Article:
Why Mentorship Matters

Today is a big day for us at GYLI. We begin our first year of mentorship for our first class. This is a significant step for us.

Prior to taking off in July, we had the opportunity to work with Lauren Calahan from LEAP to Lead. Lauren has been running and advising youth development programs across the globe for almost 30 years. We knew that if we were going to expect successful mentorship, we’d have to equip both the participants and the mentors well. We incorporate mentorship because we know that all of us need someone to walk with us as we embark on new stages of our journey. At the beginning we’re excited and ready to go, but the plateaus and barriers can be seriously discouraging – and sometimes all you need is a reminder that you have what it takes to keep moving.

So here’s what we came up with:

First, the letter. Clear expectations are critical when establishing a mentorship dynamic. We wrote a letter to our mentors to ensure that they had a sense of the goal of this year. You can check it out: YouthLeadershipInstituteMentors.

Second, communication. Thankfully, we’re in an age where we have varying platforms of communication – so we had to make sure that each student had a way to communicating with their mentor.

Third, we recruited experienced people. All of our mentors have had experience in mentoring young people in various capacities. They know how to navigate some of the challenges that will come.

And finally – we’re running with it. We set a context of open feedback and we are taking off. I’m excited to see what comes in these next months!


And So It Begins


I’m sitting here in Cancun looking out at the beautiful blue water – we’re heading back state side today.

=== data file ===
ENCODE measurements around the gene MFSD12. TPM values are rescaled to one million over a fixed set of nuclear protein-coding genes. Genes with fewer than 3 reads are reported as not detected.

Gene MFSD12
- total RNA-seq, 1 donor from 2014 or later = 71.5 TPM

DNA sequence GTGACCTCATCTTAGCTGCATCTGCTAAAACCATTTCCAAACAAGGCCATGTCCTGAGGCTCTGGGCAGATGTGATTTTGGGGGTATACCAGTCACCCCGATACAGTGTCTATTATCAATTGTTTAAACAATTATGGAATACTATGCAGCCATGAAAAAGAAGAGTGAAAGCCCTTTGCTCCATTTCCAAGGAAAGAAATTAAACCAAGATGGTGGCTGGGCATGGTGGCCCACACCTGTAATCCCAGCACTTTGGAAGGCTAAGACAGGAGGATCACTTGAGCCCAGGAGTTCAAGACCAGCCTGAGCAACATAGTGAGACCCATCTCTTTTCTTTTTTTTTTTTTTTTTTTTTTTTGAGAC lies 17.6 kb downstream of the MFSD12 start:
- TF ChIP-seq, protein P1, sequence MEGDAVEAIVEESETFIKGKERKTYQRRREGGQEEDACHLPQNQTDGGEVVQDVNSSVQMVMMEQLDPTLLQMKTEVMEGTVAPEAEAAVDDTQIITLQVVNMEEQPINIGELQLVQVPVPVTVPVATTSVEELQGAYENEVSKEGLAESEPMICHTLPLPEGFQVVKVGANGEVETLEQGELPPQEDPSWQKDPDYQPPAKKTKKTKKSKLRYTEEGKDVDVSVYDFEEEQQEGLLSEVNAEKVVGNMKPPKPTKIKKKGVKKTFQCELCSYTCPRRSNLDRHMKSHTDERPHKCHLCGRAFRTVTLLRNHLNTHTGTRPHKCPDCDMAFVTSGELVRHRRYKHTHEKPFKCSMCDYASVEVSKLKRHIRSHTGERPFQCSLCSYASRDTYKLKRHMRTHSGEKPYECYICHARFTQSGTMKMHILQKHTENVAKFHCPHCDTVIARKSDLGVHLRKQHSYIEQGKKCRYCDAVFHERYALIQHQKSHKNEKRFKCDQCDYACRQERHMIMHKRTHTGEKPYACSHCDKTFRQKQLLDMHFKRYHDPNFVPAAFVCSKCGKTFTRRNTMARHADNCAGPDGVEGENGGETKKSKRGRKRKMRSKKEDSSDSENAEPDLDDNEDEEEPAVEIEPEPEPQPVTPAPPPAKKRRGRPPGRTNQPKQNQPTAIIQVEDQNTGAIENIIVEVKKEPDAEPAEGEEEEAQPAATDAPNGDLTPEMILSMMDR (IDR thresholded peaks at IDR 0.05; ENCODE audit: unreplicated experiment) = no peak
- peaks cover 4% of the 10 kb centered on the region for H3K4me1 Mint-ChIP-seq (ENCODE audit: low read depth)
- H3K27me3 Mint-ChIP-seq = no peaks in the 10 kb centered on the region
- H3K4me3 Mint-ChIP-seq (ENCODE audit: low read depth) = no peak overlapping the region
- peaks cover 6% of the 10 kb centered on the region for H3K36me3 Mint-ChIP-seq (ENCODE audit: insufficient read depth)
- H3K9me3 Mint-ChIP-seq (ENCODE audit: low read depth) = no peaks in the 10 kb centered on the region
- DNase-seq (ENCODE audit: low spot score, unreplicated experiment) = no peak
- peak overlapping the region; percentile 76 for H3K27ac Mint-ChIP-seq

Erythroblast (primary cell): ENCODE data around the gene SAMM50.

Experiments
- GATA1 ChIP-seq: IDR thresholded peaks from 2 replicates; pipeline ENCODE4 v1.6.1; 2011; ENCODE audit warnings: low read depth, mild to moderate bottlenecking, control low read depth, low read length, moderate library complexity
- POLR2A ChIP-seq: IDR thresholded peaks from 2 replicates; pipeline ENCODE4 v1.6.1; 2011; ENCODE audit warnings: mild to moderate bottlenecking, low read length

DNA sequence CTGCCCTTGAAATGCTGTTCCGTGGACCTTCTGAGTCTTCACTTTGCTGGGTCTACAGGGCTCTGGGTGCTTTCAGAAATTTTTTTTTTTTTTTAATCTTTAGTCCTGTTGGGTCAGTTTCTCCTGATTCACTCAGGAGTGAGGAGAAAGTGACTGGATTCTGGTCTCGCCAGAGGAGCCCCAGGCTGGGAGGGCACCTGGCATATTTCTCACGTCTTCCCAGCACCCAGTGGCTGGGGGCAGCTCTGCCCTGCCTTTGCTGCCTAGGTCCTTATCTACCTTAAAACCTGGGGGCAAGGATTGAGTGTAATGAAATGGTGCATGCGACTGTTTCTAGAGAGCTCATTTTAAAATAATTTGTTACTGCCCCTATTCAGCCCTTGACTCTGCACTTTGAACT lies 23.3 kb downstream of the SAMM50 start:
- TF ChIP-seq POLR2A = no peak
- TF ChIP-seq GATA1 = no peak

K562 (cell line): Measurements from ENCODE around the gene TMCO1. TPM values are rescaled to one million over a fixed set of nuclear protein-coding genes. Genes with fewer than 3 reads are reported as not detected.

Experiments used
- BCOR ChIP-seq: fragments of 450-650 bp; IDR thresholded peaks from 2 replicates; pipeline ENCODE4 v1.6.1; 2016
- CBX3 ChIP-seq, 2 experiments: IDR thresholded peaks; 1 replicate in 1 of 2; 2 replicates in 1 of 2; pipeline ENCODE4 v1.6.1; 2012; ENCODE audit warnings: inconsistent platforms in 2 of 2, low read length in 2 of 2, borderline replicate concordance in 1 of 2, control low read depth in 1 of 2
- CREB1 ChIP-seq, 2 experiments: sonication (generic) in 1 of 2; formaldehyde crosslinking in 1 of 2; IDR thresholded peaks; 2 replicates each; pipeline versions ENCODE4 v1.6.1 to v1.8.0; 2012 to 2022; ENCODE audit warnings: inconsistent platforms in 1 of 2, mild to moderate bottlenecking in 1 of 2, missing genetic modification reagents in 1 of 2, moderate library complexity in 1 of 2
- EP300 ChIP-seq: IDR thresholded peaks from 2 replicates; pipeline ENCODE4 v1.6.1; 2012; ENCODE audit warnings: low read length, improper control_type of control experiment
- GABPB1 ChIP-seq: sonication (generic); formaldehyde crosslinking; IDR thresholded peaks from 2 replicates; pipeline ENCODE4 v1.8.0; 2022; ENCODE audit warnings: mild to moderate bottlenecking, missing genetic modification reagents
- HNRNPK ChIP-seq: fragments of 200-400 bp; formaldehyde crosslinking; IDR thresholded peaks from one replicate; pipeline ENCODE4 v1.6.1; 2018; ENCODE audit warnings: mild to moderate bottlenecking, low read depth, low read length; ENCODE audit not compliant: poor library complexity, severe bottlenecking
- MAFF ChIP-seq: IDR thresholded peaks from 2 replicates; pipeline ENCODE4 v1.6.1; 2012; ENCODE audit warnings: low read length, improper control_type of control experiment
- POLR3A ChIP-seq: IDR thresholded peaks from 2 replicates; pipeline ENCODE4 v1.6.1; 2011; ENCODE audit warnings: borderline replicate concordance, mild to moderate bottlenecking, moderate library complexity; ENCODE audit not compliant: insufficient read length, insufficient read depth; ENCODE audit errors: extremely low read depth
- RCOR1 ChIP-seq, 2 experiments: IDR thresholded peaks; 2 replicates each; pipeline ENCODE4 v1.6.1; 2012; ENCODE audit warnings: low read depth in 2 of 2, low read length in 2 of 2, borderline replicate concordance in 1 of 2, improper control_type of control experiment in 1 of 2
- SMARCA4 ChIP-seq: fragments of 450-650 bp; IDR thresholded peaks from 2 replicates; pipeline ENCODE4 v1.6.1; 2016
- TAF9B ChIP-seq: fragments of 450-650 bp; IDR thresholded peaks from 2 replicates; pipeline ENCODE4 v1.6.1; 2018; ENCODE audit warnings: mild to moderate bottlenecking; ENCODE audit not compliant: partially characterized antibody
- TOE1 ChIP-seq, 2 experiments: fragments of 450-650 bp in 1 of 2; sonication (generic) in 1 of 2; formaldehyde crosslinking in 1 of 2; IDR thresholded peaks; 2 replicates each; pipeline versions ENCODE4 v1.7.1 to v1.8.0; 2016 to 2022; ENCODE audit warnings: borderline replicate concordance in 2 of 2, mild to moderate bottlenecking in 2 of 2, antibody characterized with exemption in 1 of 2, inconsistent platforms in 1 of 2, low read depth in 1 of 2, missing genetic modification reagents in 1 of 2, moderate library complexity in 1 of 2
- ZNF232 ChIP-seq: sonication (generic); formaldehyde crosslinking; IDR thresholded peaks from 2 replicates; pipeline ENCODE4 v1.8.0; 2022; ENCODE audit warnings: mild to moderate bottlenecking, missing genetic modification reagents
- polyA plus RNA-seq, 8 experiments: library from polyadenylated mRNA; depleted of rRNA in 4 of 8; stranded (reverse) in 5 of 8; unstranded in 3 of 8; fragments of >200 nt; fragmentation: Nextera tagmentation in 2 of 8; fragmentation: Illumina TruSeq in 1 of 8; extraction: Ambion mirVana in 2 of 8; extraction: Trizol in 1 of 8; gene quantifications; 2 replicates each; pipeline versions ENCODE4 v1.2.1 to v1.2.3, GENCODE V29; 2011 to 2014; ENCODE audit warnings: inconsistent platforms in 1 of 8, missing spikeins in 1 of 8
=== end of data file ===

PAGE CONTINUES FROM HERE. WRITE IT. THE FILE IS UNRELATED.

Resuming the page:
As we leave Mexico, we have 12 students working on 10 amazing projects that I wanted to share with you all. Mentorship starts in just over a week. This is where the proverbial rubber meets the road.

Gloria – providing home care and support for elderly who are without families to care for them

Lidia – Organizing a campaign to keep young people from alcohol and drug addiction

Oto + Gener – “Adopting” One family with abandoned kids + Starting a local coffee stand at the dock

Iran – Launching an ecotourism agency to provide greater awareness to the beautiful resources of “Zona Maya”

Egdar – Providing counseling for families who have suffered severe trauma

Diego + Meri – Launching a health education campaign in Chiquilá to bring better medical resources to village

Sarely – Starting Children’s theater program to help children express suffering

Angel – Youth Kitchen after school program to get youth off the streets, learning to cook, while serving others

Alejandro + Antonio – Agrotoursim – providing opportunities for those who visit this area to have fun, interactive trips to the various farms around the area

We leave this place INSANELY proud of our first 12 and incredibly excited for the future of this program. The power in this work comes at the intersection of exposure to excellence, intentional love, and structured guidance towards a goal. We built a family this summer through the support of so many people. And we’re just getting started.

You’ll hear from us soon. Be looking for the hashtag #youthlead2016


Final Dinner

Planning for Interruptions: How to Prepare for Pressing In


It was 8 days ago around this time when I got the email. We were about to walk into our concert and our scheduled barista told me he couldn’t make it – less than 24 hours before his arrival.  This was a shock to the stomach to say the least. My entire team felt incredibly convicted that coffee and hospitality week was critical to applying all we had learned together in the past month. So I was now faced with a fairly significant challenge to make this week meaningful for our students.

It was 6 days ago when one of our girls told me that her father wouldn’t let her come on the final retreat. She was heart broken and convinced that there was no way it would be feasible for her to take advantage of this critical week in our program.

It was just 5 days ago when I was faced with a difficult conversation with a local pastor who had been warning his entire congregation – of about 500 people – that we were spreading false gospel and that we were living lives contrary to the laws of God.

I mention these three scenarios because they identify three very common challenges you will face if you start something.